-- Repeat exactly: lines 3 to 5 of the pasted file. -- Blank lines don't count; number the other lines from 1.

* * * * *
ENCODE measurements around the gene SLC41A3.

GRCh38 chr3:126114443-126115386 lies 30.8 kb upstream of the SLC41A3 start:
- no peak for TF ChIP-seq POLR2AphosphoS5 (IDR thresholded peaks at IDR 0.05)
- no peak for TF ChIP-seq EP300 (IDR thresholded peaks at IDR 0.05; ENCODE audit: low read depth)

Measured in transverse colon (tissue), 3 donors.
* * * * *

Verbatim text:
- no peak for TF ChIP-seq POLR2AphosphoS5 (IDR thresholded peaks at IDR 0.05)
- no peak for TF ChIP-seq EP300 (IDR thresholded peaks at IDR 0.05; ENCODE audit: low read depth)

Measured in transverse colon (tissue), 3 donors.